Chaos, atheism, and blood have defined the legendary career of California thrash-rockers Slayer, and 2016 represents the 30th anniversary of their name-making LP Reign in Blood. Friday's trip to Maplewood will specifically honor their late 2015 release, Repentless, the 12th entry in their punishing catalog. The trajectory between the two albums has been harsh and well-decorated with pentagrams, placing the foursome in rarified air among metalheads. As such, you can probably expect Surly brewmaster Todd Haug headbanging his way through the crowd. Equally storied Bay Area thrashers Testament — who are on the cusp of releasing The Brotherhood of the Snake, their 11th album — open the show in what basically amounts to a double-headliner gig. Expect to see a sea of devil horns at the suburban club. All ages. $49.50-$50. 7 p.m. 3090 Southlawn Dr., Maplewood; 651-779-6984. – JERARD FAGERBERG

    Are You Local? Showcase


    Last month, synth duo Holidae proved they are indeed local by winning the Star Tribune’s Are You Local? contest, snagging the opportunity to feature at Friday’s Are You Local? Showcase with Allan Kingdom, King, and Kill the Vultures. Of course, music is subjective and Holidae isn’t necessarily better – or more local, as it were — than the four other worthy AYL finalists, but producer Garrett Neal’s slow-burning keyboard grooves and singer Ashley Gold’s bouncy melodies will fit right in on this bill. Kingdom’s career was skyrocketing even before he was featured on a Kanye song, and tunes from his excellent new mixtape, Northern Lights, will fill out First Avenue’s Mainroom nicely. The L.A.-by-way-of-Minneapolis trio King is playing in support of their 2016 debut, We Are KING, by bringing their sultry R&B jamz back to their hometown, and Kill the Vultures fill out the experimental side of the lineup with their woozy rap sound. $10-$12. 701 First Ave. N, Minneapolis; 612-332-1775. – JARED HEMMING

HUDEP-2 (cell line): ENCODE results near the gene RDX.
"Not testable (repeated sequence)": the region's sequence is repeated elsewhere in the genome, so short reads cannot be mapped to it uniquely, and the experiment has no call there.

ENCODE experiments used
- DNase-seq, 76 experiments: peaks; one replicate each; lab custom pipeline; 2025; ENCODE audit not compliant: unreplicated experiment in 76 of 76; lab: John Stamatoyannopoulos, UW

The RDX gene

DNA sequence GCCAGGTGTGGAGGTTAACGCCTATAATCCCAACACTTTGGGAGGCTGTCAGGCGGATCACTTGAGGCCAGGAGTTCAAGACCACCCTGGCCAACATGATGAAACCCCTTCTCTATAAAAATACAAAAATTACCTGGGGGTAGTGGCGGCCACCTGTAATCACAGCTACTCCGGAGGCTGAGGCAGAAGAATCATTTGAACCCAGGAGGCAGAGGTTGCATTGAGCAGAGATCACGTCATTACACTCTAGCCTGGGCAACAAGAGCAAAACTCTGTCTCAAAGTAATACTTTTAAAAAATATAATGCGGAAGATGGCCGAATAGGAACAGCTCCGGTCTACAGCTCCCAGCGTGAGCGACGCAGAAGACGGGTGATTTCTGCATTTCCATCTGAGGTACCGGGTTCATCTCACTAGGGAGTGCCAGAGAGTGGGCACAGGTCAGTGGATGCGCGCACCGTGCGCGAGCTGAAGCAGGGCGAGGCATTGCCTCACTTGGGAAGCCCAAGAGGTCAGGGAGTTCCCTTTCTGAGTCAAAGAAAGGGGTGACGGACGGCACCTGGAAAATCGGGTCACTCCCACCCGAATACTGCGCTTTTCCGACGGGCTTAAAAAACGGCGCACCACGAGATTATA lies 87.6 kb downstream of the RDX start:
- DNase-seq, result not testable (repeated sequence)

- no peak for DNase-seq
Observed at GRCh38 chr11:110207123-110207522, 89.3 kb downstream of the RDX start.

• The Big Pink: With the Heirs., 8 p.m. Fri., $15-$17, Turf Club, 1601 University Ave. W., St. Paul, 651-647-0486,

  • Charlie Parr: 7 p.m. Fri., $15. The Cedar Cultural Center, 416 Cedar Ave. S., Minneapolis, 612-338-2674,

  • Lily & Madeleine: 10:30 p.m. Fri., $16. Icehouse, 2528 Nicollet Ave., Minneapolis, 612-276-6523,


Greg Ahee and Alex Leonard used to perform as a duo under the name Butt Babies. That's a bit gobsmacking, considering their next group, Protomartyr, would go on to be one of the most respected buzz bands in the post-aughts. The Proto project is led by brooding frontman Joe Casey, who’s almost a decade older than his late-20s bandmates. The Detroit quartet’s recent Hardly Art release, The Agent Intellect, was lauded by critics, being named to Top 50 of 2015 lists by Spin, Rolling Stone, and Metacritic for its brooding post-punk style. Look no further than lead single "Why Does It Shake" and its drab adrenaline. It's a lot of atmosphere to cram into the Entry, but with Minneapolis kraut-punk upstart DIIE opening the show, it should kick butt, baby. 18+. $10-$12. 8 p.m. 701 First Ave. N., Minneapolis; 612-338-8388. – JERARD FAGERBERG

Craig Finn and Titus Andronicus